“Be perfect, therefore, as your heavenly Father is perfect” (Matthew 5:48).
It was September 2018. I was in a meeting of ministers from around the country. Shortly after the meeting began, the talk turned to the news that a young California minister had taken his life. His final sermon was posted online and the message was haunting. I watched his sermon video realizing that within the week, this young man, battling depression and anxiety, would be dead by his own hand, leaving behind a young wife, three children, and a grieving congregation struggling to find answers.
The same group of ministers returned to the topic three weeks later upon learning that another minister had taken his life. The expectations of ministry are high. Ministers often feel the need to be perfect, complicated by comparisons to other ministers and ministries, self-doubt, and insecurities. It doesn’t help that the critical voices we hear are often our own. I’m describing perfectionism. It is not unique to ministry and it is very much a part of our culture.
You May Be a Perfectionist . . .
Do you deal with inadequacy, fear of failure, or lack of faith in your capabilities? Do you berate yourself for starting too many projects, only to allow most of them to fall by the wayside? Do you set high expectations for yourself but feel like a failure because you rarely meet those expectations, or feel embarrassed when you compare your efforts to those of others? Your greatest desire may be to do something important, noticeable, or remarkable. You want others to notice, but when someone offers constructive criticism, you get defensive.
You live with fear and loathing. You loathe how critical you are and you fear there is something inadequate about you. Fear has one message, one central issue; you’re not good enough. It’s one thing to believe your best isn’t good enough, but you live with the agony that you are not good enough. Author John Cleese noted, “The problem was that I carried around with me a tendency to feel that other people’s respect for me would vanish if what I did was second rate. And while I accept that this ‘perfectionism’ is likely to stimulate the production of better work, it doesn’t, unfortunately, go hand in hand with a relaxed and happy attitude to life.”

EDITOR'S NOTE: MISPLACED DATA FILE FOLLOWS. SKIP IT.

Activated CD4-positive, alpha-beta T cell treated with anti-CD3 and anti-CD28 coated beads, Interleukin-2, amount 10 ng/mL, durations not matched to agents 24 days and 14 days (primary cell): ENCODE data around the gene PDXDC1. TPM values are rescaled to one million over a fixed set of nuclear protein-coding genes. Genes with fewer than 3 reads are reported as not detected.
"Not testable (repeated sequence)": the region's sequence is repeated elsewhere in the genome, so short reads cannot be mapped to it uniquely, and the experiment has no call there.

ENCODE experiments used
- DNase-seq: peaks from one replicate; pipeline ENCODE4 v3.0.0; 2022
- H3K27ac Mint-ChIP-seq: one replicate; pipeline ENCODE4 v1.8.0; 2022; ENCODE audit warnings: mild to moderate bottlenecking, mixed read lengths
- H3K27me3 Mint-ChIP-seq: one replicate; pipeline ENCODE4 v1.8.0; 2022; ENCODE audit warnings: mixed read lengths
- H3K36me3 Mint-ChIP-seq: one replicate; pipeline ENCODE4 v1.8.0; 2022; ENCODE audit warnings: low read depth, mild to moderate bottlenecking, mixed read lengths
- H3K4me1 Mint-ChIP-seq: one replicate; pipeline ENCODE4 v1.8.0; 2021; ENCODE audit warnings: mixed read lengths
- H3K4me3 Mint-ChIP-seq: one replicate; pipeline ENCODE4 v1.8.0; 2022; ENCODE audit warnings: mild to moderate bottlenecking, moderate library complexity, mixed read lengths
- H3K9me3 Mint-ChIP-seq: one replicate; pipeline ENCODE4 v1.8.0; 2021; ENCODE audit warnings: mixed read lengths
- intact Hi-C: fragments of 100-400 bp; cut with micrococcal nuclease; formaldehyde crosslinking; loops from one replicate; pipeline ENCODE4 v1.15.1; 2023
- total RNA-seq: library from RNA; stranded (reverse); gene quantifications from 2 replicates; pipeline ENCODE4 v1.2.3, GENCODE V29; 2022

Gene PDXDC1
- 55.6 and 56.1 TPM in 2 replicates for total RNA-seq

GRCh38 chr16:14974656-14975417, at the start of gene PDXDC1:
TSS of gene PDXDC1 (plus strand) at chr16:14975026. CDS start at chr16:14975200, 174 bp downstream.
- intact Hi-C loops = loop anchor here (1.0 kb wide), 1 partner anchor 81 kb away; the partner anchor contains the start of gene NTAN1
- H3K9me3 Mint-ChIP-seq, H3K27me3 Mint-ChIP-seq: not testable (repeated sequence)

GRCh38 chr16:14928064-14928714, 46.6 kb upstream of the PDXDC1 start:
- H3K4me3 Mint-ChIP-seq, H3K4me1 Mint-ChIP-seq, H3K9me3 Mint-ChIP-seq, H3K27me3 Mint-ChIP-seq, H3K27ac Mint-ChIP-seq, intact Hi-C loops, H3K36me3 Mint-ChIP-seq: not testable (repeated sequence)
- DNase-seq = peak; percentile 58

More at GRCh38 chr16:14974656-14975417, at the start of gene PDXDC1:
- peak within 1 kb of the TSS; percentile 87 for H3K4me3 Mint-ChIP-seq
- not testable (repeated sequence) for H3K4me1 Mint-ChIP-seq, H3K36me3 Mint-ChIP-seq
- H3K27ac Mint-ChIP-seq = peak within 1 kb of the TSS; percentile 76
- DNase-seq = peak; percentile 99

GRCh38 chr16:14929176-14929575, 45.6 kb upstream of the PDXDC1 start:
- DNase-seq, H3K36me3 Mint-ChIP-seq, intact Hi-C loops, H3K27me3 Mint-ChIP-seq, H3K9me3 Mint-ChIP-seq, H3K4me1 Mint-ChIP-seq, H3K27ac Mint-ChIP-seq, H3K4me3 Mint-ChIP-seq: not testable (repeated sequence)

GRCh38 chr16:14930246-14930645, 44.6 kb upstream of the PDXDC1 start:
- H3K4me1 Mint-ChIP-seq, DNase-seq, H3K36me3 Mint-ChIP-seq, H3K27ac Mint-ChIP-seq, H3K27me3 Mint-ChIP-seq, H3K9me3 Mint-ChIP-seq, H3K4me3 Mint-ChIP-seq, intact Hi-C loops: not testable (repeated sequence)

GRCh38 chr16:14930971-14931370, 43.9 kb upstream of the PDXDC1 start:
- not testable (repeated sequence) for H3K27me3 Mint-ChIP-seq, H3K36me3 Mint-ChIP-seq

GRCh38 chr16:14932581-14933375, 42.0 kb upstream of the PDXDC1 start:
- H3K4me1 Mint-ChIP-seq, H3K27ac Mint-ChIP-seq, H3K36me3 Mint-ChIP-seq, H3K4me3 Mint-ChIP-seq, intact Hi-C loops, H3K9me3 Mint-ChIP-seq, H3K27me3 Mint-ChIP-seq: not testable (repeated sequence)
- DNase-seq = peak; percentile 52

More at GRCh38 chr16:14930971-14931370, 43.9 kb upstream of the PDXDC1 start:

Less Effective, Not More
It may seem counterintuitive, but perfectionists often achieve less and stress more than their healthier companions, the high achievers. Perfectionists may cringe at this thought, but by their practices, they make it more difficult to meet the goal of perfection and to attain to their personal best. The worst part of perfectionism is that it does not leave room for God. The writers of the New Testament remind us that we are incapable of perfection on our own. Perfectionists tend to focus on the product rather than the process. Meanwhile God is focusing on the process of making us perfect. This does not mean that perfectionists are not high achievers; they often are. The issue for perfectionists is that any feelings of satisfaction are temporary because they are convinced there is always more to do, to be, and to accomplish. Perfectionists struggle with the criticism of others, but are often their own worst critics, berating themselves over small things that go wrong. Ironically, though they dislike other critics, they are often the most critical voice in the room. In many cases perfectionists are sporadic producers. They tend to perform in spurts, starting off like a firestorm only to burn out from exhaustion.